Oil prices could hit $120 a barrel within the next two years if the global economy avoids sliding back into recession, says BlackRock Managing Director Dan Rice.
Oil is trading around $99 a barrel, a little volatile on uncertainty whether Europe will work through its debt crisis and avoid a serious economic meltdown.
"We are out there trying to pick longer-term commodity prices, not necessarily where crude oil is going to be next week, but where it’s going to be two or three years down the road," Rice tells CNBC.
"We think there is a really good chance crude oil is going to be substantially north of $120 if the world economies do not go into recession."
China, not the U.S., is the top driver of oil prices.
"They're growing their oil demand 800,000 barrels a day, a huge number," Rice says.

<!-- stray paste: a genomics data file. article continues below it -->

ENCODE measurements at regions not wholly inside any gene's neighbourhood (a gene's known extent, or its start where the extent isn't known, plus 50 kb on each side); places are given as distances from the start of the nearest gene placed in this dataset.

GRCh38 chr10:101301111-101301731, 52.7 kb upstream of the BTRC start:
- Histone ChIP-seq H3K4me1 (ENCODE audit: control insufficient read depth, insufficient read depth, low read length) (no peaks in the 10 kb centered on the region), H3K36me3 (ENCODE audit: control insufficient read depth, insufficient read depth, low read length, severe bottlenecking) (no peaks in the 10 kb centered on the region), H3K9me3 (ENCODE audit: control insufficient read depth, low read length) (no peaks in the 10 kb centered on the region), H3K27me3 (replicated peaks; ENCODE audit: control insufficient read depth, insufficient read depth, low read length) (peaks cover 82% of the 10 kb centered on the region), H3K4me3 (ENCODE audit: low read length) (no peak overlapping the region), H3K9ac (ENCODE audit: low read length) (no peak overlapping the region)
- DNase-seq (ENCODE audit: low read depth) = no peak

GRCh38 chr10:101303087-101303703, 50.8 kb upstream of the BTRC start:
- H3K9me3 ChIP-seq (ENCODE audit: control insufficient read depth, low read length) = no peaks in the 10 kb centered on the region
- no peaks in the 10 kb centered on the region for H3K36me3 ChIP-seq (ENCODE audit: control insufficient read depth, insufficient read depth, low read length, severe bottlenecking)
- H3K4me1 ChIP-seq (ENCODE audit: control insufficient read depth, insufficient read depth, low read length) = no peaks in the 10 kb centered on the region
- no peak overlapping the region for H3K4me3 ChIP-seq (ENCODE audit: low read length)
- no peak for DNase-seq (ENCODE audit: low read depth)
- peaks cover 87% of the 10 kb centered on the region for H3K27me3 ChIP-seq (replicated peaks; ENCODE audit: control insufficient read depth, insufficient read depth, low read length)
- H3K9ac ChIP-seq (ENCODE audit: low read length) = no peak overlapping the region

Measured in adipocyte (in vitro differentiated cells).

"Out of the 1.3 million barrels of world oil demand growth, 800,000 is China alone."
That means energy companies make good investments these days, including natural gas and coal plays.
Oil markets have been playing close attention to U.S. debt-limit talks.
Failure to lift a $14.3 trillion debt limit by Aug. 2 could result in a government default, which could disrupt the global economy.
For now, markets are optimistic.
"We believe that a last-minute stopgap deal will be reached, averting worst-case outcomes," Bank of America Merrill Lynch says in a report, according to the Associated Press.
"But it will fail to provide a credible long-term fiscal solution or lift rating agency concerns."
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